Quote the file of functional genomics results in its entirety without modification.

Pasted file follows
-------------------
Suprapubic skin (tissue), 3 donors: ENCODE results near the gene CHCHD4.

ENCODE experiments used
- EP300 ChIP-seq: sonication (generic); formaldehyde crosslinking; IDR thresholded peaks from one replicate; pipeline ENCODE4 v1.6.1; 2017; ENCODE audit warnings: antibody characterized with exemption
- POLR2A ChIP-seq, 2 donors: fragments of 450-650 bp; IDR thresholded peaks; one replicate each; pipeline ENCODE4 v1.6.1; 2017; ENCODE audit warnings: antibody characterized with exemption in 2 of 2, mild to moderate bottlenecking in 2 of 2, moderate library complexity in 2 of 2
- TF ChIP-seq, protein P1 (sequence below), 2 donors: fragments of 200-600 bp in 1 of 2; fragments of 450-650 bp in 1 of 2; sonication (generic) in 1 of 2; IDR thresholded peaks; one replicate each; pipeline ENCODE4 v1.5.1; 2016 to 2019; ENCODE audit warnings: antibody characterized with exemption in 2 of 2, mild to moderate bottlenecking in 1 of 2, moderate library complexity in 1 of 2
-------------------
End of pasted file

Suprapubic skin (tissue), 3 donors: ENCODE results near the gene CHCHD4.

ENCODE experiments used
- EP300 ChIP-seq: sonication (generic); formaldehyde crosslinking; IDR thresholded peaks from one replicate; pipeline ENCODE4 v1.6.1; 2017; ENCODE audit warnings: antibody characterized with exemption
- POLR2A ChIP-seq, 2 donors: fragments of 450-650 bp; IDR thresholded peaks; one replicate each; pipeline ENCODE4 v1.6.1; 2017; ENCODE audit warnings: antibody characterized with exemption in 2 of 2, mild to moderate bottlenecking in 2 of 2, moderate library complexity in 2 of 2
- TF ChIP-seq, protein P1 (sequence below), 2 donors: fragments of 200-600 bp in 1 of 2; fragments of 450-650 bp in 1 of 2; sonication (generic) in 1 of 2; IDR thresholded peaks; one replicate each; pipeline ENCODE4 v1.5.1; 2016 to 2019; ENCODE audit warnings: antibody characterized with exemption in 2 of 2, mild to moderate bottlenecking in 1 of 2, moderate library complexity in 1 of 2